Princeton University School of Architecture - Princeton
06 / 11 / 2017 – 05 / 01 / 2018

Princeton University School of Architecture announces the opening of the exhibition Are we human? : The Design of the Species : 2 seconds, 2 days, 2 years, 200 years, 200,000 years curated by Beatriz Colomina and Mark Wigley. A galaxy of designers, architects, artists, theorists, filmmakers, historians, scientists, labs, centers, institutes, and NGOs respond to Are we human?, the polemical curatorial manifesto of Beatriz Colomina and Mark Wigley.

In an installation designed by Andres Jaque and the Office for Political Innovation, the entire School of Architecture building will be filled with a dense collage of overlapping provocations on the question Are we human? Art meets science meets reflection meets speculation in a new kind of conversation about design.

The exhibition thinks about the fact that the human is unique in its capacity to design but is also continuously redesigning itself in a never ending loop that flings it into the world in unexpected ways. The human is a question mark and design is simply the way of engaging with that question.

Every participant scrutinizes the human from a different angle. Unspoken by Diller Scofidio + Renfro explores Darwin’s observation that only humans blush. Forensic Architecture considers the question of whether orangutans should be granted human rights. Orkan Telhan offers his Microbial Design Studio, an inexpensive automated and networked countertop biofabrication machine to design, culture, and test genetically modified organisms.

Laura Kurgan changes architectural thinking to the scale of the neuron and leading brain scientists from the Seung Lab at Princeton University and the Zuckerman Institute at Columbia University present the latest thinking about the brain as both the mechanism of design and a plastic architecture that is redesigned even by thoughts.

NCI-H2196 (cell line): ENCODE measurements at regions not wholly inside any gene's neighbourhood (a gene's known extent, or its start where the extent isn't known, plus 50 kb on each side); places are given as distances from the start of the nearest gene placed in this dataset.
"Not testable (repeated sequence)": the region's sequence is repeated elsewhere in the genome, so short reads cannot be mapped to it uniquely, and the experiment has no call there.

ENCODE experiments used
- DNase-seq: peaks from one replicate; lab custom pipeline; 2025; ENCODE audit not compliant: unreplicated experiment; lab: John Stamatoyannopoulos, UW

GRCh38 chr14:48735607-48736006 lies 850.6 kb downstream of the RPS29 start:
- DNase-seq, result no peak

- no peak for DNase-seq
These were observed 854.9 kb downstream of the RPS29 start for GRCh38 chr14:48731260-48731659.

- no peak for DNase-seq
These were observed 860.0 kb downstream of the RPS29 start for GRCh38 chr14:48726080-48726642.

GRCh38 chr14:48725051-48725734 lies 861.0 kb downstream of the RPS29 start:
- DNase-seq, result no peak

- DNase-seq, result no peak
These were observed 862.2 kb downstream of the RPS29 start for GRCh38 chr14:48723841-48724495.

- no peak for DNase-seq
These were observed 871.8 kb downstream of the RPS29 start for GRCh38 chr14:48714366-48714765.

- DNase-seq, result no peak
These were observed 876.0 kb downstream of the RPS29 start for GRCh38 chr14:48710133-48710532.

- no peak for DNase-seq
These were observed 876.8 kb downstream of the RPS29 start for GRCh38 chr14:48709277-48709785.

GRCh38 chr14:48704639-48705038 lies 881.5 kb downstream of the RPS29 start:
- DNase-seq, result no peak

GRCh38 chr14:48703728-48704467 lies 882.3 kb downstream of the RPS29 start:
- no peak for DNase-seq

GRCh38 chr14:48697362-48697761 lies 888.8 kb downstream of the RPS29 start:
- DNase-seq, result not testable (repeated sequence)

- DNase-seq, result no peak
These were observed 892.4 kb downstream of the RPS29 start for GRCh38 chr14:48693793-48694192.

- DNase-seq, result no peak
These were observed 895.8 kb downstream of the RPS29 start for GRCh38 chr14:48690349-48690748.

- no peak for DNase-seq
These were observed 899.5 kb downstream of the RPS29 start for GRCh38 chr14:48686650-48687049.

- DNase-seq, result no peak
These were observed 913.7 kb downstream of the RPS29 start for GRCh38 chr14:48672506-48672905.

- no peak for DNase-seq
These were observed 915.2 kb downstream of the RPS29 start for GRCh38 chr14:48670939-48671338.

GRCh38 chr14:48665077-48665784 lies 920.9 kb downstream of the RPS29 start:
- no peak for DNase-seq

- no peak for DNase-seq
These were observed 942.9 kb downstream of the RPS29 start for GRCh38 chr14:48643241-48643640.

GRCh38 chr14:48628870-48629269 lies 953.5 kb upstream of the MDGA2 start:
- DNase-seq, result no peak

MOS Architects wrap space with an army of unemployed scale figures. And many more. This array is supplemented by installations on The Unstable Body, Are We Normal?, Homo cellular, and Design in 2 Seconds—prepared by the curatorial team and a joint team of Princeton and Columbia University students. The overall effect is a kaleidoscope of artistic, technical, philosophical, theoretical, and ethical reflection on the intimate relation between “design” and “human.”

The participants include: Diller Scofidio + Renfro, Eyal Weizman and Forensic Architecture, Hito Steyerl, Marshmallow Laser Feast, MOS Architects, Armin Linke, Galina Balashova, Francois Dallegret, Center for Land Use Interpretation, Laura Kurgan, Orkan Telhan, Lu Yang, Tom Keenan and Sohrab Mohebbi,Lorenzo Pezzani,Common Accounts,Daniel Eisenberg, Juan Herreros, Sebastian Seung, Het Nieuwe Instituut, Lucia Allais, Joyce Hsiang and Bimal Mendis, Lydia Kallipoliti, Ali Kazma, Axel Kilian, Spyros Papapetros, and Universal Space Program.

This version of the ongoing Are we human? project presents a slice of the original 3rd Istanbul Design Biennial curated by Colomina and Wigley that was staged in five different venues across the city of Istanbul in 2016—as can be seen in the curators’ walking tour of the Biennial. The idea is to continue the urgent trans-disciplinary conversation launched there.

In association with the exhibition, Colomina and Wigley, in partnership with E-flux Architecture, are organizing a Superhumanity event at the Princeton University School of Architecture on the question of Cosmism, with Boris Groys giving the keynote on the evening of November 30 and a daylong symposium on December 1 featuring Robert Bird, Maria Chehonadskih, Nikolaus Hirsch, Marina Simakova, Anton Vidokle, and Arseny Zhilyayev.

Further work on the theme can be found in Colomina and Wigley’s book “Are We Human: Notes Towards an Archeology of Design” (Lars Muller, 2016) and the forthcoming volume “Superhumanity: Design of the Self” (University of Minnesota Press, 2017), that documents all the 50 contributions to the Superhumanity project done before, during and after the Biennial in collaboration with E-Flux Architecture.